Posts by Chaze

24 posts
  • Has collected 10+ items on Envato Market
  • Sells items exclusively on Envato Market
  • Has been part of the Envato Community for over 1 year
Chaze says

Asking other authors for feedback

24 posts
  • Has collected 10+ items on Envato Market
  • Sells items exclusively on Envato Market
  • Has been part of the Envato Community for over 1 year
Chaze says

If you are an exclusive author, you can only sell Product A on the Envato marketplaces. You can sell Product B somewhere else if you’re not selling that item on the Envato marketplaces.

The 30% commission is only involved if you’re selling Product A on the Envato marketplaces AND somewhere else. (Then you’re no exclusive author anymore.)

24 posts
  • Has collected 10+ items on Envato Market
  • Sells items exclusively on Envato Market
  • Has been part of the Envato Community for over 1 year
Chaze says

Reviewer sees the same elements of a previous best selling template in a new template:

Seeing a new author getting approved with a copy of a best selling template:

Mr Copycat’s reaction after a few sales:

24 posts
  • Has collected 10+ items on Envato Market
  • Sells items exclusively on Envato Market
  • Has been part of the Envato Community for over 1 year
Chaze says

Yes, you can. As an exclusive author you can sell your other products – that are not on your Envato account – somewhere else.

24 posts
  • Has collected 10+ items on Envato Market
  • Sells items exclusively on Envato Market
  • Has been part of the Envato Community for over 1 year
Chaze says

PSD designer:
PSD = 100%
HTML = 40%
CMS = 15%

HTML/CSS developer:
PSD = 0%
HTML = 60% Something extra for the support
CMS = 15%

CMS developer
PSD = 0%
HTML = 0%
CMS = 50%

CMS support crew
PSD = 0%
HTML = 0%
CMS Support = 20%

There’s a lot to say for everyone mentioned here. The PSD designer has created the design and the idea, that’s definitely worth a lot! But then we have the HTML/CSS developer, who probably spends some time after developing the template for support. So I think the HTML developer should earn at least the 50%, but I’d rather say 60% because of the support.

Then there is the CMS coder, who also spends a lot of time into developing the theme. So there’s at least 50% for him.

Since there usually are a lot of after-sales support questions for the CMS theme, I would say 20% goes to the CMS support crew.

Makes a total of 70% out of the total earnings for the CMS part. That means if you’ve designed and developed the template, you’ll earn 30% from the CMS sales without doing anything. You’re job is done now.

30% of a $40,- item means $6 (50% rate) – $8,40 (70% rate) per sale for you. If you create an HTML template, you’ll have around the same earnings. Example for a $13 item: 6,50 at a 50% rate and $9,10 at a 70% rate.

Just my 2% eh… cents.

24 posts
  • Has collected 10+ items on Envato Market
  • Sells items exclusively on Envato Market
  • Has been part of the Envato Community for over 1 year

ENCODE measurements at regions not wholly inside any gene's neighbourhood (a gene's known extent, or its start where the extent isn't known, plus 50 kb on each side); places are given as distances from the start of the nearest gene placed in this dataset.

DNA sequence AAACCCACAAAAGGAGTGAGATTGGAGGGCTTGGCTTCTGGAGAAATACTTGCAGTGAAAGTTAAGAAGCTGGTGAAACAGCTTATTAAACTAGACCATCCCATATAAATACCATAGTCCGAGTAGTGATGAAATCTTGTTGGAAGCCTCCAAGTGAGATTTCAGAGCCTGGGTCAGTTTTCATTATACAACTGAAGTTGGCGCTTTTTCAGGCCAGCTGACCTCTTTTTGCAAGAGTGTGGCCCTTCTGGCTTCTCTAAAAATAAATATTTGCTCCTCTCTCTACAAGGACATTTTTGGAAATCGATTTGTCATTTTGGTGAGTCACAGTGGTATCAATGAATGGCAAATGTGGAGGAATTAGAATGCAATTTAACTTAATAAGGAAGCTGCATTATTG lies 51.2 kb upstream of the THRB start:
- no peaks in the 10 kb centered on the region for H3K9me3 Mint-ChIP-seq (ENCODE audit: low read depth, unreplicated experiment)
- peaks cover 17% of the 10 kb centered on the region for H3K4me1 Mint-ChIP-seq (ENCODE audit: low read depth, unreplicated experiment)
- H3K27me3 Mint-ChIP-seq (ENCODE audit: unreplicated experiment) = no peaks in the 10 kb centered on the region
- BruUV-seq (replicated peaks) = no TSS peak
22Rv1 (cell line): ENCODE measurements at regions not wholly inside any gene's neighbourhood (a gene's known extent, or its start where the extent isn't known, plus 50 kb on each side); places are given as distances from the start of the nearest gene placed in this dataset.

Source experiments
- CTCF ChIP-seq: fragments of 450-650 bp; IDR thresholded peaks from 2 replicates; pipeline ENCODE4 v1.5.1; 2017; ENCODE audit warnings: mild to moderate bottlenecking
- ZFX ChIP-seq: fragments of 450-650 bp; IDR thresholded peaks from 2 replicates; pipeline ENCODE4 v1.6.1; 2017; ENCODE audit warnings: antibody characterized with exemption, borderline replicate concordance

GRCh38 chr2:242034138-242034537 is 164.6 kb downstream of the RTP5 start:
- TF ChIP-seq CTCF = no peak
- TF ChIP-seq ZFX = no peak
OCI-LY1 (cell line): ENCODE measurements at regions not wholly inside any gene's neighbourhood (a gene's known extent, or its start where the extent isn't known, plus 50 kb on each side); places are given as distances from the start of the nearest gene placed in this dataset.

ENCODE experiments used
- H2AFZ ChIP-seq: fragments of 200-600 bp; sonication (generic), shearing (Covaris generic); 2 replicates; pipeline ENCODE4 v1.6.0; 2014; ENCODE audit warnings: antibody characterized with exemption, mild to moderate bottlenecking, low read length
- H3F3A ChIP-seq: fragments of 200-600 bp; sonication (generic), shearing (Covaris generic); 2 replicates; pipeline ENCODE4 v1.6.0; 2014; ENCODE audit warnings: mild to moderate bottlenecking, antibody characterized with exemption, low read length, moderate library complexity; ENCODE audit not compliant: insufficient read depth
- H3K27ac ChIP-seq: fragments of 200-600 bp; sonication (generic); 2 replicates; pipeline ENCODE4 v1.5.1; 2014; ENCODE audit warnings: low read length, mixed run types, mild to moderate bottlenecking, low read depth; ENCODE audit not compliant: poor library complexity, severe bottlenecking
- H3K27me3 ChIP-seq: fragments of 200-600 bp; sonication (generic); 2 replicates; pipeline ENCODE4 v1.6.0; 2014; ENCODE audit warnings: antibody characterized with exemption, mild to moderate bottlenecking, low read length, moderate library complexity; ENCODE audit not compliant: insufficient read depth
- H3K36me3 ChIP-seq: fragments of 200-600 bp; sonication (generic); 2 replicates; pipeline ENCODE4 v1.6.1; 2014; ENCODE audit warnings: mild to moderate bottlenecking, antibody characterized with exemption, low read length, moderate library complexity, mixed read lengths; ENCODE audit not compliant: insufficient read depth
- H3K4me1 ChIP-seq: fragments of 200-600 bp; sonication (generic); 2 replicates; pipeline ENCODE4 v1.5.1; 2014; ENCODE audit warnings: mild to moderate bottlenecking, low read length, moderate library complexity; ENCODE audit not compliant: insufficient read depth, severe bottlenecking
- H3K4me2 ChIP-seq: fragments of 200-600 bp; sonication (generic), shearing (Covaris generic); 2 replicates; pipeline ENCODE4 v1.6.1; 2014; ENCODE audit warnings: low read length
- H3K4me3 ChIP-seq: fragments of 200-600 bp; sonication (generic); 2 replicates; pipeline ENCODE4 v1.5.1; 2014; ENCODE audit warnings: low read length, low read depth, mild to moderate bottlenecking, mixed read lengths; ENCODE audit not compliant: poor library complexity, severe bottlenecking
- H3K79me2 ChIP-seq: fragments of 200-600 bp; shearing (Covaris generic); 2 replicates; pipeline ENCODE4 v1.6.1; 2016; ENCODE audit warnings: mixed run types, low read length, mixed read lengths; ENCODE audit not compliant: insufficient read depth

Chaze says

For what I know, the charity organizations in my country keep a lot of money for the holidays of their CEO. So nope, I’m not going to vote for this.

24 posts
  • Has collected 10+ items on Envato Market
  • Sells items exclusively on Envato Market
  • Has been part of the Envato Community for over 1 year
Chaze says

I see, ok, thanks for clearing that out. Didn’t know about it.

24 posts
  • Has collected 10+ items on Envato Market
  • Sells items exclusively on Envato Market
  • Has been part of the Envato Community for over 1 year
Chaze says


Envato is ‘testing’ some stuff with the pricing of items, where adding $5 on top of a WP theme that usually costs $40 can be a no-go for potential buyers.
^ We will be testing a small sampling of items from target categories and price points, bit by bit over time. The first of the price tests will occur in ThemeForest, but will not be for WordPress items.

I saw a one page WP theme for $45 today. Normally this WP theme would be in the $40 category.

24 posts
  • Has collected 10+ items on Envato Market
  • Sells items exclusively on Envato Market
  • Has been part of the Envato Community for over 1 year
Chaze says

Maybe we just need like/dislike buttons like YouTube…

This is a good point, although I think we only need a ‘like’ or ‘recommend’ button. If you have a ‘dislike’ button, you have the same problem.

Envato is ‘testing’ some stuff with the pricing of items, where adding $5 on top of a WP theme that usually costs $40 can be a no-go for potential buyers.

Why not testing to disable the ratings for a while? In my opinion these ratings are very immature. It’s like this:

A man goes to the Audi dealer to buy a new A3. After driving for about a year, the car needs new tyres. The man goes back to the dealer and asks for new tyres. The Audi dealer says: ‘That’s not part of the deal.’ The man is frustrated and gives the Audi dealer a 1 star rating.

Maybe this is a stupid example, but that’s how it works with ratings at ThemeForest. ‘You don’t do what I command you to do?’ Click ‘1 Star rating for you.’

If buyers ‘have the right’ to rate an item, then why does the author hasn’t got ‘the right’ to enable/disable the rating system?

24 posts
  • Has collected 10+ items on Envato Market
  • Sells items exclusively on Envato Market
  • Has been part of the Envato Community for over 1 year
Chaze says

Recent adjustments of the Envato marketplaces:

After noticing that a 4 star rating doesn’t need a review:

After the visual refresh:

After the Microlancer banner on all portfolio pages:

Marketing and Strategy Manager @ Envato:

Envato staff reaction to all authors:

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